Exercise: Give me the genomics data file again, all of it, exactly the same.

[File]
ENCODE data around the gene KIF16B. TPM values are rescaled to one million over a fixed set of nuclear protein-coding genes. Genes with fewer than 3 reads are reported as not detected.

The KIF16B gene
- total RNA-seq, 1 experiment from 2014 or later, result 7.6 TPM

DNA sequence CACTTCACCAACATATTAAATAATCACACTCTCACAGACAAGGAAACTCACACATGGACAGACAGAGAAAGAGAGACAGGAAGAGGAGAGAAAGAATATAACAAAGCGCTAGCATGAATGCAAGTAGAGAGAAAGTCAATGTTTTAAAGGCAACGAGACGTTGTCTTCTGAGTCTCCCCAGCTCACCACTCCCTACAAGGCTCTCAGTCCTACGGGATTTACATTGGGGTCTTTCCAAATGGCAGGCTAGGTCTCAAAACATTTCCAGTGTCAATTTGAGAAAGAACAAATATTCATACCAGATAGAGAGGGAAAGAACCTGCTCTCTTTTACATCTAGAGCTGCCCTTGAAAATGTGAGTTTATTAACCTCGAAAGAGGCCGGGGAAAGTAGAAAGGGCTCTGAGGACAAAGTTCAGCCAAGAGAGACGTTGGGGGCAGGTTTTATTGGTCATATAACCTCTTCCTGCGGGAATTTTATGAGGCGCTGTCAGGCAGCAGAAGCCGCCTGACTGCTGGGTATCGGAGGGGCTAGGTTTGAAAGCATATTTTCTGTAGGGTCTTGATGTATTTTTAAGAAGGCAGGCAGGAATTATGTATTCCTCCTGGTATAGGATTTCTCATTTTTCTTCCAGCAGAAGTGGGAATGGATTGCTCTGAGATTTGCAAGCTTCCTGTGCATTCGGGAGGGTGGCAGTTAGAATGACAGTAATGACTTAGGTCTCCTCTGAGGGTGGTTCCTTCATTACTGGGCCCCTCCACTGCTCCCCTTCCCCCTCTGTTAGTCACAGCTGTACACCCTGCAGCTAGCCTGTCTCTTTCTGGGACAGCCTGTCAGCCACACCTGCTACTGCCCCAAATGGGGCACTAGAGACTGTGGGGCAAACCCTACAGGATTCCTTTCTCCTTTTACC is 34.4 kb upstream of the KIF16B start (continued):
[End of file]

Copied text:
ENCODE data around the gene KIF16B. TPM values are rescaled to one million over a fixed set of nuclear protein-coding genes. Genes with fewer than 3 reads are reported as not detected.

The KIF16B gene
- total RNA-seq, 1 experiment from 2014 or later, result 7.6 TPM

DNA sequence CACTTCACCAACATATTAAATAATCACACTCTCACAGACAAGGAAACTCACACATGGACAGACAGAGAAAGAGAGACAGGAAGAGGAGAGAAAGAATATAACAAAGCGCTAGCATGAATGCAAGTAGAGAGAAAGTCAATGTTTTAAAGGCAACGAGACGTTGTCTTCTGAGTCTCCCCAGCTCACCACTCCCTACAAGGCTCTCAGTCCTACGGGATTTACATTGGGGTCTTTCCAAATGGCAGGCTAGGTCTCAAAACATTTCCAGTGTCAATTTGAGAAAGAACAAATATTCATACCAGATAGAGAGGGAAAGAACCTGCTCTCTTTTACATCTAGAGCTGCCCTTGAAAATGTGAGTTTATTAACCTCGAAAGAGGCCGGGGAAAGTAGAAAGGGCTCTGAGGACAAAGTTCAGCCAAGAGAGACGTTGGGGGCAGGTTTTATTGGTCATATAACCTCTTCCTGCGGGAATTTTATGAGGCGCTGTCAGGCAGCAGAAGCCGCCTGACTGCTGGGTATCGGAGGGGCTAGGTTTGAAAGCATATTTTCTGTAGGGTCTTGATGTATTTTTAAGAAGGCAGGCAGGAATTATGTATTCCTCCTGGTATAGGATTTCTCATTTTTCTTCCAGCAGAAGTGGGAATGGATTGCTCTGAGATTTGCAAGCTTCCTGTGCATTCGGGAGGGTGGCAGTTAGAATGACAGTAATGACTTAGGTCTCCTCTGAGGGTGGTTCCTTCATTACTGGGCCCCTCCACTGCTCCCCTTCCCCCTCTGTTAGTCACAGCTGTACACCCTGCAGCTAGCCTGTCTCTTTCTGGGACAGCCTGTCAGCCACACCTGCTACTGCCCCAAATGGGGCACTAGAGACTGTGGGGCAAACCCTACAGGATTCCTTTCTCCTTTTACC is 34.4 kb upstream of the KIF16B start (continued):